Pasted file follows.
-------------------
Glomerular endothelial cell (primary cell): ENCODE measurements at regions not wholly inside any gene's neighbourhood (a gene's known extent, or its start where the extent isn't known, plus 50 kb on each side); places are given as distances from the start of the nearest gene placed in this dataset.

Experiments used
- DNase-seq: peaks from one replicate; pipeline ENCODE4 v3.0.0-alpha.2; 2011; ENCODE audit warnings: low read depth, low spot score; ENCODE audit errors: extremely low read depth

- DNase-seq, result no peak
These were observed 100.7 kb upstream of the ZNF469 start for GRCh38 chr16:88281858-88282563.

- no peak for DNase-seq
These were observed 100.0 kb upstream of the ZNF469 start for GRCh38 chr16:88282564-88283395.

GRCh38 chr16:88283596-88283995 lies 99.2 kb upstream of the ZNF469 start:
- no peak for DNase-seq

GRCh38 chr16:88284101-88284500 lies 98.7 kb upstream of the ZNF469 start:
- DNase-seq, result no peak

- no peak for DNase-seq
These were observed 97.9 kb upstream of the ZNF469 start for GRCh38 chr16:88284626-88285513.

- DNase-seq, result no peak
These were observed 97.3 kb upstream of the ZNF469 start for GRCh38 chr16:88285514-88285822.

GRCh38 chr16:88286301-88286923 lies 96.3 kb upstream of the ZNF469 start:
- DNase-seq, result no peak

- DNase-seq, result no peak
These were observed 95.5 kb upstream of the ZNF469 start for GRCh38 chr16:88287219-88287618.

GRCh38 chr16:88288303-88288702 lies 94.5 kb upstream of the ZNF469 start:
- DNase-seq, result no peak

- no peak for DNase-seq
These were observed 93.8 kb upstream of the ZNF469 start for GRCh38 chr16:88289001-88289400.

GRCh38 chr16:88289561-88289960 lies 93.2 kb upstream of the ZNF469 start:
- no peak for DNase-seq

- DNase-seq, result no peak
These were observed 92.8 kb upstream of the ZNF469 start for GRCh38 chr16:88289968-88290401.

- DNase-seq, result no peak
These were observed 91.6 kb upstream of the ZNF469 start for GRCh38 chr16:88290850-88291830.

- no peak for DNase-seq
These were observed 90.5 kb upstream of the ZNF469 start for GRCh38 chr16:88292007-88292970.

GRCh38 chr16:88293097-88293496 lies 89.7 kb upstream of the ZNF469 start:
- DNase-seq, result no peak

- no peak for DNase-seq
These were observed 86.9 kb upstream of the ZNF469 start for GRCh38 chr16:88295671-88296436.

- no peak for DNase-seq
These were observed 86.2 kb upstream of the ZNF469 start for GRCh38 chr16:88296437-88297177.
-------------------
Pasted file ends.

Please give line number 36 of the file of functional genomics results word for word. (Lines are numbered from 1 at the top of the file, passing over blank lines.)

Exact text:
- no peak for DNase-seq